Vietnam troops hunts for survivors after Typhoon Molave kills 31

The government said Typhoon Molave had left millions of people without electricity and damaged 56,000 houses. PHOTO: EPA-EFE

HANOI (REUTERS) - Vietnam was on the hunt for survivors on Thursday (Oct 29) after landslides triggered by Typhoon Molave, one of its strongest storms in decades, lashed a central region already reeling from weeks of heavy rains that have killed at least 160 people.

Hundreds of soldiers with heavy equipment were deployed to the sites of the landslides in remote areas of Quang Nam province, where 19 people were killed and 12 were missing, with early rescue efforts hampered by bad weather at the tail end of the storm.

At the site of one landslide that buried a village of 53 people, rescue workers pulled 33 survivors from the mud, the Tuoi Tre newspaper reported.

"The whole village was flattened," Ho Thi Ha, who lost her father in the landslide, told Tuoi Tre. "There's nothing left".

As well as the dead scores more were still missing, mostly in landslides, as a result of a succession of storms which have hammered Vietnam since early October.

The bodies of 12 fishermen were found at sea on Thursday and the navy was searching for 14 others missing since their boats sank while trying to come ashore two days earlier, state broadcaster VTV reported.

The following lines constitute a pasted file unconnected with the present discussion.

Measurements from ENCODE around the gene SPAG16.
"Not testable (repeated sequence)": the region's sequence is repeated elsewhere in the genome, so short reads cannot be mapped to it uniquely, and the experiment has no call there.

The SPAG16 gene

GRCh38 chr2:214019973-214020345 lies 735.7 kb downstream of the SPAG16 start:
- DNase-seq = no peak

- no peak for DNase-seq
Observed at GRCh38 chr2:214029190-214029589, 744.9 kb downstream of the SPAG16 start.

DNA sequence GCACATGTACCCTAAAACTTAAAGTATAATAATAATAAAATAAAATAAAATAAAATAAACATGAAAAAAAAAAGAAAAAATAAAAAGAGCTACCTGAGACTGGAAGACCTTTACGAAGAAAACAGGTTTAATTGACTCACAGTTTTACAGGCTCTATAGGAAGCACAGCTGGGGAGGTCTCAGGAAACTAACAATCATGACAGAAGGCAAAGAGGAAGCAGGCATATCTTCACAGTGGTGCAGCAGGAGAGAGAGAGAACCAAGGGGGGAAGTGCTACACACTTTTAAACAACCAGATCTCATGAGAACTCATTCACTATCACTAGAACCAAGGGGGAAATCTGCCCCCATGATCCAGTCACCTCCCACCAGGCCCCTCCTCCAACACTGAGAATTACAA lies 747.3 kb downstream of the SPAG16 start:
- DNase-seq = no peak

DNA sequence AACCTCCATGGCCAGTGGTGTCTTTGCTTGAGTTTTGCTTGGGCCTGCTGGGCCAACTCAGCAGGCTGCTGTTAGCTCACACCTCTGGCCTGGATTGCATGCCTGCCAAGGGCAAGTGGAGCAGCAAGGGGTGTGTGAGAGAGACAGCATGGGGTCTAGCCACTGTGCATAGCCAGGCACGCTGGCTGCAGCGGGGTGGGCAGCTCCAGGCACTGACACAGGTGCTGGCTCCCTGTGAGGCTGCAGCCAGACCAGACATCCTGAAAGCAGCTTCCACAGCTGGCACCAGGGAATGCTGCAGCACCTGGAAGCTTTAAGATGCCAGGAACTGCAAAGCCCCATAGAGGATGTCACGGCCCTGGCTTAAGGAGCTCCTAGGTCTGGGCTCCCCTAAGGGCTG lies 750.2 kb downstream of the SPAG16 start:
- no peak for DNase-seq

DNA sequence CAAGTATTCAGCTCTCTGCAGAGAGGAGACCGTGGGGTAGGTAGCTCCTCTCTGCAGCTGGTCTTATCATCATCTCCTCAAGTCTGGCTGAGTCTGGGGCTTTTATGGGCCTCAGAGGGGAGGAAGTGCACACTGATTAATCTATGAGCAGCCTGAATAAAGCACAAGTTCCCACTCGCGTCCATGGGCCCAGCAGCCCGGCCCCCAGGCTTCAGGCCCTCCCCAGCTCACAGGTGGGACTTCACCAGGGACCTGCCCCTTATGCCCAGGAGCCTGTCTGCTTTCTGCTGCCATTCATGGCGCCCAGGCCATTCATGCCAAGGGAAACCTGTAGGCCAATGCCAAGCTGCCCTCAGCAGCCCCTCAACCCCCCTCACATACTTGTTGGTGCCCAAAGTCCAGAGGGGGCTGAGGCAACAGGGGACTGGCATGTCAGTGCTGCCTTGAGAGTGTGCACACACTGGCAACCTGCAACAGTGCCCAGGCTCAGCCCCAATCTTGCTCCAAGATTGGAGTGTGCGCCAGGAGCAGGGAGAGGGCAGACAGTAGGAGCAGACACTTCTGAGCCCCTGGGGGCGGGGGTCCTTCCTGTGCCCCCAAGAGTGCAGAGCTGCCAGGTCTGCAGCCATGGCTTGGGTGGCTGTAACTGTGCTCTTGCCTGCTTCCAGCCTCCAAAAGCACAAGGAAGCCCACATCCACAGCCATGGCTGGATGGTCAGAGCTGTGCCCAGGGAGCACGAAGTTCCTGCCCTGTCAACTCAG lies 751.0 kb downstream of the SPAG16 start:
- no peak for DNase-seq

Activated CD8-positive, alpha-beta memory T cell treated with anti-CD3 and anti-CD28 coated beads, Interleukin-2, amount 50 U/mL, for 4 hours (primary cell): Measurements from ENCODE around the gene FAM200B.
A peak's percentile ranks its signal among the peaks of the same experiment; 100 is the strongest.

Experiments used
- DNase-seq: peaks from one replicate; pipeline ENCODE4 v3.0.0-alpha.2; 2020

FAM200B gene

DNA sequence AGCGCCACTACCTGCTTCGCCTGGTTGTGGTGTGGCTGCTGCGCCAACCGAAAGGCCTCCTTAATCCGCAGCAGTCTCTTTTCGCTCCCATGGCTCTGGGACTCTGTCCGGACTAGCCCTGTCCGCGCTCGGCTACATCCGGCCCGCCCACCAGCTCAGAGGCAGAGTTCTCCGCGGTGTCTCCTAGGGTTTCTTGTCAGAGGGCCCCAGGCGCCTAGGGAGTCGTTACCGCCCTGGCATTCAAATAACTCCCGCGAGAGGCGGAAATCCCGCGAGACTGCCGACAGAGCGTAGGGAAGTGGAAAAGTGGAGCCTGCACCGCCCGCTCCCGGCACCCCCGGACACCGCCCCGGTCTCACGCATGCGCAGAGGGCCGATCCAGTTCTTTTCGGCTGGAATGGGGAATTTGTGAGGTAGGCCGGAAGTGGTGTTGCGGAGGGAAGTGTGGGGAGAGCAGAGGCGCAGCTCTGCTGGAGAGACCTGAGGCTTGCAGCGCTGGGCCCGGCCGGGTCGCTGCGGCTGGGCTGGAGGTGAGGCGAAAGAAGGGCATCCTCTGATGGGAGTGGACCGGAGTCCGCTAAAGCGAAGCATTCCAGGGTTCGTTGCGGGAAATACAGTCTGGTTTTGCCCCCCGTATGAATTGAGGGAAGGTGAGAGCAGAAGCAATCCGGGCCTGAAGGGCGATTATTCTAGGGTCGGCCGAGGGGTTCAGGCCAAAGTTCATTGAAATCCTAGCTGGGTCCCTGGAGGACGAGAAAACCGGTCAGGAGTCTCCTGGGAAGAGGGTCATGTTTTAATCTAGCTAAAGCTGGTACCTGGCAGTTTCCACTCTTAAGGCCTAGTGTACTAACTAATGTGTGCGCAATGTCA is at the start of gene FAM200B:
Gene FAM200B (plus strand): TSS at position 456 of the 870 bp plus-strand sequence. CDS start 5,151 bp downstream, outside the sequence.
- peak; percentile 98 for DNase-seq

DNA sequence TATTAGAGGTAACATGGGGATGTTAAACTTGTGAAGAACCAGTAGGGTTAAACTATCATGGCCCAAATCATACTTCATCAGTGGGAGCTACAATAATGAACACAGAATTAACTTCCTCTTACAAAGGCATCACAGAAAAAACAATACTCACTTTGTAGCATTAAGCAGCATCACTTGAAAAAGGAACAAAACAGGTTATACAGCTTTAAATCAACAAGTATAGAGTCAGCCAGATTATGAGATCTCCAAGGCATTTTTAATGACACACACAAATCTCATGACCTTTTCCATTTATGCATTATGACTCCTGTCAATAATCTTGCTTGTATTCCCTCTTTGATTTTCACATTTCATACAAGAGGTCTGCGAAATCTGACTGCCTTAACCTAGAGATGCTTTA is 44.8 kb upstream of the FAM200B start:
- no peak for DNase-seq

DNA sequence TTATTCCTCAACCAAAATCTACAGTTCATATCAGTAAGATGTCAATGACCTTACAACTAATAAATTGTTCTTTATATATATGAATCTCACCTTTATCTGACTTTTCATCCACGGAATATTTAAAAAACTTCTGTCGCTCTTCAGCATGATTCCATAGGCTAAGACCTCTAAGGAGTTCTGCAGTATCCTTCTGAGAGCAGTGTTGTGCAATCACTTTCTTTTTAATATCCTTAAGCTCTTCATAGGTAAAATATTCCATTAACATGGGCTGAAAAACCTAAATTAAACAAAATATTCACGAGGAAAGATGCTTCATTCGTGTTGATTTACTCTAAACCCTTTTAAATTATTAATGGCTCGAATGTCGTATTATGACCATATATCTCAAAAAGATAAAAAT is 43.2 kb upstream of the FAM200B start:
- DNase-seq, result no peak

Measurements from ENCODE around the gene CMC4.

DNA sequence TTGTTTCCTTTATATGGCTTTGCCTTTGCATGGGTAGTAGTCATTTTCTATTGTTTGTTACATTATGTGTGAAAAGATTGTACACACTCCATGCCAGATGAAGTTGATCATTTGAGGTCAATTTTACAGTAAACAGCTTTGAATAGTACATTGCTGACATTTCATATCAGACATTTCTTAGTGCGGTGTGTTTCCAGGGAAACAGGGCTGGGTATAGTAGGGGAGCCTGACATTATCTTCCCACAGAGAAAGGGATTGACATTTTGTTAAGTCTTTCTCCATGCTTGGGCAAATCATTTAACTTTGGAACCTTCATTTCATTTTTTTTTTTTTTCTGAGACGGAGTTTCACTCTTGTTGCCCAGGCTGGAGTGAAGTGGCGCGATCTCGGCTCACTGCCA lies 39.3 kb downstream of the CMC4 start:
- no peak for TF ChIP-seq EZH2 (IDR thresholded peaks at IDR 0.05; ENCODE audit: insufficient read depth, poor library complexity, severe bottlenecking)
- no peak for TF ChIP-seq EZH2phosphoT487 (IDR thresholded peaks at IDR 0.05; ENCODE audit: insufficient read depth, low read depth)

"We can forecast the storm path or the amount of rain, but can't predict when landslides happen," Deputy Prime Minister Trinh Dinh Dung said in a statement.

Complicating rescue efforts has been the emergence of un-exploded bombs, revealed by heavy rains. At least seven American MK82 bombs from the US-Vietnam war were discovered in the central province of Quang Tri on Thursday, state media said.

More than a million people have been affected for weeks by the storms, which have caused heavy rains and some of the worst flooding in years in central Vietnam, pushing relief agencies to their limits.

Molave hit the Philippines at the weekend and deaths there from mudslides and floods rose to 16 on Thursday.

It damaged 56,000 homes in Vietnam and left millions without electricity, with heavy rain expected in the central region until Saturday.

The typhoon weakened to a tropical depression after making landfall on Wednesday and by Thursday afternoon, the skies over the worst affected areas had cleared, VTV said, helping rescue efforts.

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